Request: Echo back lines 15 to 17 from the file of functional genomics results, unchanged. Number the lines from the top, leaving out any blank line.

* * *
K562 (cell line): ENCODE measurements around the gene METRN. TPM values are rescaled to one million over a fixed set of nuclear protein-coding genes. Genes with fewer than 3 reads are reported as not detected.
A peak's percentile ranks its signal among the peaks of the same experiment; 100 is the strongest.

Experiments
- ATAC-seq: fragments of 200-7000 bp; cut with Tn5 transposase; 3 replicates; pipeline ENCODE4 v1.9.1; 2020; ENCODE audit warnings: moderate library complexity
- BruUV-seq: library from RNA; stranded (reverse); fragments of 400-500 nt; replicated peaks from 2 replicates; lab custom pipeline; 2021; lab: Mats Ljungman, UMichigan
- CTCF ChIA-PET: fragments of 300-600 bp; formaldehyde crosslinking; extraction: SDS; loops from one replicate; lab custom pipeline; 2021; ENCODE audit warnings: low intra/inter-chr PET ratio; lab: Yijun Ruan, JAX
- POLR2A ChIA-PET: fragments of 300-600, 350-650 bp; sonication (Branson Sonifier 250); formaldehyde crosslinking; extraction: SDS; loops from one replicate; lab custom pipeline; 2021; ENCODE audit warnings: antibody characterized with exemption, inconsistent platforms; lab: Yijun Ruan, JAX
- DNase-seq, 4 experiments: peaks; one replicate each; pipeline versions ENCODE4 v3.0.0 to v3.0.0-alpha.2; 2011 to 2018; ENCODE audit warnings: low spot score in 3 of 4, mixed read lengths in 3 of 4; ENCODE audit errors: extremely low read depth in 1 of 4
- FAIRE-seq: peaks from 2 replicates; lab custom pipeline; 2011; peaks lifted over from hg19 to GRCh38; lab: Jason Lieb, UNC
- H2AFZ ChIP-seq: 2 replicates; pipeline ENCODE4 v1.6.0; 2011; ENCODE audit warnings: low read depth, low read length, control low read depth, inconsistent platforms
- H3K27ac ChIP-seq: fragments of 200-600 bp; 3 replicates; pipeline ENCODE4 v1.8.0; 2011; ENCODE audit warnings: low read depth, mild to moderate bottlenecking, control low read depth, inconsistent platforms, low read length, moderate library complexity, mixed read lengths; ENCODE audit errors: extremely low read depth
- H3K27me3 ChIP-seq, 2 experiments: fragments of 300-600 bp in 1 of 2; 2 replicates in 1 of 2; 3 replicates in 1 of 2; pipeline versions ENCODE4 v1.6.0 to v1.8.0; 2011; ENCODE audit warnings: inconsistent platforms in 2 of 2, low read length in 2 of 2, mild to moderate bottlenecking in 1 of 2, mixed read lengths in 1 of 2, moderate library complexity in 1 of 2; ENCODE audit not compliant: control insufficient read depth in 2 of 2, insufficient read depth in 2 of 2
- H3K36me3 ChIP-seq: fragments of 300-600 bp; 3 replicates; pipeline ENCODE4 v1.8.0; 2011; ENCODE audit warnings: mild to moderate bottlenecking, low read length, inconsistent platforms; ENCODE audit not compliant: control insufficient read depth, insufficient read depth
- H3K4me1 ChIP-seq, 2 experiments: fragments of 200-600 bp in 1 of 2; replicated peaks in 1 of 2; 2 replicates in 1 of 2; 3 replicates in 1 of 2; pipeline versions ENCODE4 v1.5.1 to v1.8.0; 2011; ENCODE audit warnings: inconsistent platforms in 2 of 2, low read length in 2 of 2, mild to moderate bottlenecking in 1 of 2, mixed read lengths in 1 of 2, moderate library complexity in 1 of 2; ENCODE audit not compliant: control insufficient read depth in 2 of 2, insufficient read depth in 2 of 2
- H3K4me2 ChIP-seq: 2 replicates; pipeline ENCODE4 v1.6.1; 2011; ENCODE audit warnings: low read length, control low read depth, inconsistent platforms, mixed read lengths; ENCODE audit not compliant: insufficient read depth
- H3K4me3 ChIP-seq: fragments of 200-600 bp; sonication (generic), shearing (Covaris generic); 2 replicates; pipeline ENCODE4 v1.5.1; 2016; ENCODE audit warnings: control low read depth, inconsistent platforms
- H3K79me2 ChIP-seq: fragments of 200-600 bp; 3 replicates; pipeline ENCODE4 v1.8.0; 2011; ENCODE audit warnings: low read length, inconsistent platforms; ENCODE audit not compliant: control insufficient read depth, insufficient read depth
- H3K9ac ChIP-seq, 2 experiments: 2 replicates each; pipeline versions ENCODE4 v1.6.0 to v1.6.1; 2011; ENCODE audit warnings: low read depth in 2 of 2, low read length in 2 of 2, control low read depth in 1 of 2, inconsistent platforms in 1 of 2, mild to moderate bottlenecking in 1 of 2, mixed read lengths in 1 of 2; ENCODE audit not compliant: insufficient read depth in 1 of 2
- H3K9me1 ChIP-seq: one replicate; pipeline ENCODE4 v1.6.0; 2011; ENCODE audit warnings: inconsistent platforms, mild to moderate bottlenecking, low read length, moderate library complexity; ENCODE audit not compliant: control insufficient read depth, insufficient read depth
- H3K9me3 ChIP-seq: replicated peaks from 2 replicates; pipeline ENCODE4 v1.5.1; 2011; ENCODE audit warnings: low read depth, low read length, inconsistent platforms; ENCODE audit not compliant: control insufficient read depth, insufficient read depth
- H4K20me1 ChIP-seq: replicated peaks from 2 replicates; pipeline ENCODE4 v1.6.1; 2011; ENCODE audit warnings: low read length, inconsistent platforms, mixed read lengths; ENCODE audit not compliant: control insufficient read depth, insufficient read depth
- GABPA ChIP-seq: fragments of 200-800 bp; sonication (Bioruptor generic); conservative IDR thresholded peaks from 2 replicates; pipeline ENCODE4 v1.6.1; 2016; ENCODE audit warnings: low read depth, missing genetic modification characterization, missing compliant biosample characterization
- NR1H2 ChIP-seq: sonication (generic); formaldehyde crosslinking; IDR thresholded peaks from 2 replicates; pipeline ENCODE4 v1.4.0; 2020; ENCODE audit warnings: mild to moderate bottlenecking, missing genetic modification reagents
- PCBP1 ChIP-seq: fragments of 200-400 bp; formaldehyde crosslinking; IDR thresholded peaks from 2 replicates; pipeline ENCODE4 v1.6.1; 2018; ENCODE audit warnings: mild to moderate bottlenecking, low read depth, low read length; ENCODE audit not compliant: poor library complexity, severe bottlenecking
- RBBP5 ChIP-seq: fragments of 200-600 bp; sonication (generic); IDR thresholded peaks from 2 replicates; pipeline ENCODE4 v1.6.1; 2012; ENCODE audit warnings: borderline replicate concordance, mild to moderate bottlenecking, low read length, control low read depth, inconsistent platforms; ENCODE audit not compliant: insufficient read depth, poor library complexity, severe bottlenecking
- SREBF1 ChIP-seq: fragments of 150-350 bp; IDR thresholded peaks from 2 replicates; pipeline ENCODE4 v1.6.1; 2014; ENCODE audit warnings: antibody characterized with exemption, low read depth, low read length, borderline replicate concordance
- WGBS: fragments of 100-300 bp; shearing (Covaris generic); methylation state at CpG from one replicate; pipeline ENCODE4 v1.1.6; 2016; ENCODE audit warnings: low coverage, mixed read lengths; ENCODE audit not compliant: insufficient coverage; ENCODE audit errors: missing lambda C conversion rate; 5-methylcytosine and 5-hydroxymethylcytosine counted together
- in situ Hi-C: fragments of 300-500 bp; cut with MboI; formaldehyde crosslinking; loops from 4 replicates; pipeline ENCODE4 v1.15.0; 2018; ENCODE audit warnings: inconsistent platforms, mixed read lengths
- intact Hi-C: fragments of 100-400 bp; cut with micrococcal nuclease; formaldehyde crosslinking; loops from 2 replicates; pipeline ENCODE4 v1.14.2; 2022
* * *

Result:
- H3K4me2 ChIP-seq: 2 replicates; pipeline ENCODE4 v1.6.1; 2011; ENCODE audit warnings: low read length, control low read depth, inconsistent platforms, mixed read lengths; ENCODE audit not compliant: insufficient read depth
- H3K4me3 ChIP-seq: fragments of 200-600 bp; sonication (generic), shearing (Covaris generic); 2 replicates; pipeline ENCODE4 v1.5.1; 2016; ENCODE audit warnings: control low read depth, inconsistent platforms
- H3K79me2 ChIP-seq: fragments of 200-600 bp; 3 replicates; pipeline ENCODE4 v1.8.0; 2011; ENCODE audit warnings: low read length, inconsistent platforms; ENCODE audit not compliant: control insufficient read depth, insufficient read depth